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Tuesday, 18 October 2011

Is more money to councils the answer to local problems?

President Michael Sata recently made a rather radical proposal that has not garnered much debate :

"OUR GOVERNMENT WILL ALSO DEVISE AN APPROPRIATE FORMULA FOR SHARING NATIONAL TAXES COLLECTED AT THE CENTRE WITHIN THE JURISDICTION OF EVERY LOCAL AUTHORITY IN ORDER TO STRENGTHEN THEIR REVENUE BASE".

This could be quite revolutionary, depending on the formula devised. But it also raises big questions in relation to the effectiveness of the local councils to handle greater revenue. There are issues around local politics and the scourge of corruption.

What is your view on this proposal? How should national revenues be divided? What dangers need to avoided, and how?

A sample of responses from "properly identified persons" will be published under our  Readers Weekly column..

Those on Facebook can leave their comments here.

3 comments:

  1. This is a step in the right direction. Decentralization and empowerment of the local councils does not just deal with jurisdiction matters only but also financial independence of the local government. Revenue sources of the most councils were over taken by party politics. The separation of councils from political cadres. Now with this pronouncements and using local revenue to develop and provide local government services. Increased funding, from central government, each council would be required to submit a budget for the major projects and their deficit. This is how most local agencies can be sustained. Accountability and strict audit would ensure that revenue are applied to pertinent projects and curb corruption.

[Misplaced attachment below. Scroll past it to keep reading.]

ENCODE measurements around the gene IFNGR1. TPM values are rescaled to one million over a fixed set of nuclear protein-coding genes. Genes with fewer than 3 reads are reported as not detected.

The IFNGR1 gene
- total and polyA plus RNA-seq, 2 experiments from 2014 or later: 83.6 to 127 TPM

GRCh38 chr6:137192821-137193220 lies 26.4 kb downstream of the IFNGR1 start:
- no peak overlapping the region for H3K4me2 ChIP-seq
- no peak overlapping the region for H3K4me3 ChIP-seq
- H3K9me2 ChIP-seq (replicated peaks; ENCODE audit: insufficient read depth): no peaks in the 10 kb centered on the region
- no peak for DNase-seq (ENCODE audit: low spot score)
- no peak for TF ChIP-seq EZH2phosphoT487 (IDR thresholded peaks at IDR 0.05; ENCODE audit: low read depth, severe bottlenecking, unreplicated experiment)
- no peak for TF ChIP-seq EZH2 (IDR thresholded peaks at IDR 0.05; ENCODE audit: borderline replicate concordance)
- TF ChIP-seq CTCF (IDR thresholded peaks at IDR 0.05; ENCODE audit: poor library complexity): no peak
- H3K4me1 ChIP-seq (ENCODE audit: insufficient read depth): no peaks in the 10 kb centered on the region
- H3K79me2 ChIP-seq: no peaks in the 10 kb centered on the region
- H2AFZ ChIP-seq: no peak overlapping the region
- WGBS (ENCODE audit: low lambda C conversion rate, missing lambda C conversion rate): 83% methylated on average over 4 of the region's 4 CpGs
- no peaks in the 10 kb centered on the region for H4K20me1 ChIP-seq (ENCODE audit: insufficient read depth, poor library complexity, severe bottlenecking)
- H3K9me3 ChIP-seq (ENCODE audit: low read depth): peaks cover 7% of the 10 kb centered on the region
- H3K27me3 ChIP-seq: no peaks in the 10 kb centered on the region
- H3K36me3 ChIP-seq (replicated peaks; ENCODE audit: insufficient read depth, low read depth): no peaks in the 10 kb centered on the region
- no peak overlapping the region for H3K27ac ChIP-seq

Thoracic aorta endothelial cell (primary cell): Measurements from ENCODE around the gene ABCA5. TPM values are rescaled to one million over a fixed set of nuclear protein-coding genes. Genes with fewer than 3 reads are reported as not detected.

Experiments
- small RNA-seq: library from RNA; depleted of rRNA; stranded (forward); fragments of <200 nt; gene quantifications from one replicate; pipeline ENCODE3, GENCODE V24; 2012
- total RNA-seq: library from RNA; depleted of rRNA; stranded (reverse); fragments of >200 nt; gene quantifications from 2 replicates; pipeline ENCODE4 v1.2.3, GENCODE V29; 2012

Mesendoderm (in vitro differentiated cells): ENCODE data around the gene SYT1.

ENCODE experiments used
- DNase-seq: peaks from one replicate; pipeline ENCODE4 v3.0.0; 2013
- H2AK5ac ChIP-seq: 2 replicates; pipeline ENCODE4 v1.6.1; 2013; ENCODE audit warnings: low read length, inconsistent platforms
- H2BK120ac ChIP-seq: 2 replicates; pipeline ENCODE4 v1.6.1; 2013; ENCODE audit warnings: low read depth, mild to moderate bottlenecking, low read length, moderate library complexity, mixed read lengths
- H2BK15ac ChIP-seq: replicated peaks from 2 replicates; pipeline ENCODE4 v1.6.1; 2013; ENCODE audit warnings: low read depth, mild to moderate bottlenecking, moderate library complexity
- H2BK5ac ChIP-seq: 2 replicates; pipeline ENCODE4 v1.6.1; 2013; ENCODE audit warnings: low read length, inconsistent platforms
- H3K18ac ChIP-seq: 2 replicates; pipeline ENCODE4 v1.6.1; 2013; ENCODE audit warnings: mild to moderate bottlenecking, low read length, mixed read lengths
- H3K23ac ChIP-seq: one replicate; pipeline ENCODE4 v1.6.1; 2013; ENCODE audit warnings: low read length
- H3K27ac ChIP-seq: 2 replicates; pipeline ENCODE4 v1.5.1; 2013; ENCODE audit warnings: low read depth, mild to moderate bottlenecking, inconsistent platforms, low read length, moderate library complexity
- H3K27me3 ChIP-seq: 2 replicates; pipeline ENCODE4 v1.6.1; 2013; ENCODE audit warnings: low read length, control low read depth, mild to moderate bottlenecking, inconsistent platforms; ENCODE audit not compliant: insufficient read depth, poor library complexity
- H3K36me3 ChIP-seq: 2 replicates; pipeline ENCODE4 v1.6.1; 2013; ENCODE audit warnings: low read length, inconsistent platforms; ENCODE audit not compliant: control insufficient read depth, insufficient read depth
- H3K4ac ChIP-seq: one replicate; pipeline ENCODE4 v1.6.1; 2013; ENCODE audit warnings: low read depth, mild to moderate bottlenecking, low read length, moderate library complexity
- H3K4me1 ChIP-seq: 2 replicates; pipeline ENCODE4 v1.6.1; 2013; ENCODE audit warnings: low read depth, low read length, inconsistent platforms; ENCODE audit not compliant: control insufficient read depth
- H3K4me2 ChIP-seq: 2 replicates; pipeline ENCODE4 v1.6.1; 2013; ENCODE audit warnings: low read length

The PF want to go ahead and implement even minor local administration at the village and ward level. This is a welcome move.

    Kunda MK.

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  2. Zambia needs a good decentralisation framework. We actually already have a very good one, it has just never been implemented since it was put together in 2006/7. So, what has been proposed is not anything new. What the President mentioned in his speech sounds similar to the intergovernmental fiscal relations policy that pertains in South Africa. This is a great system of non-partisan and non-tribal equitable distribution of resources based on poverty levels and population.

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  3. Interesting article on the MachaWorks model of community development: ctupdate.cta.int/en/Feature-Articles/Technology-retains-talent

    ReplyDelete

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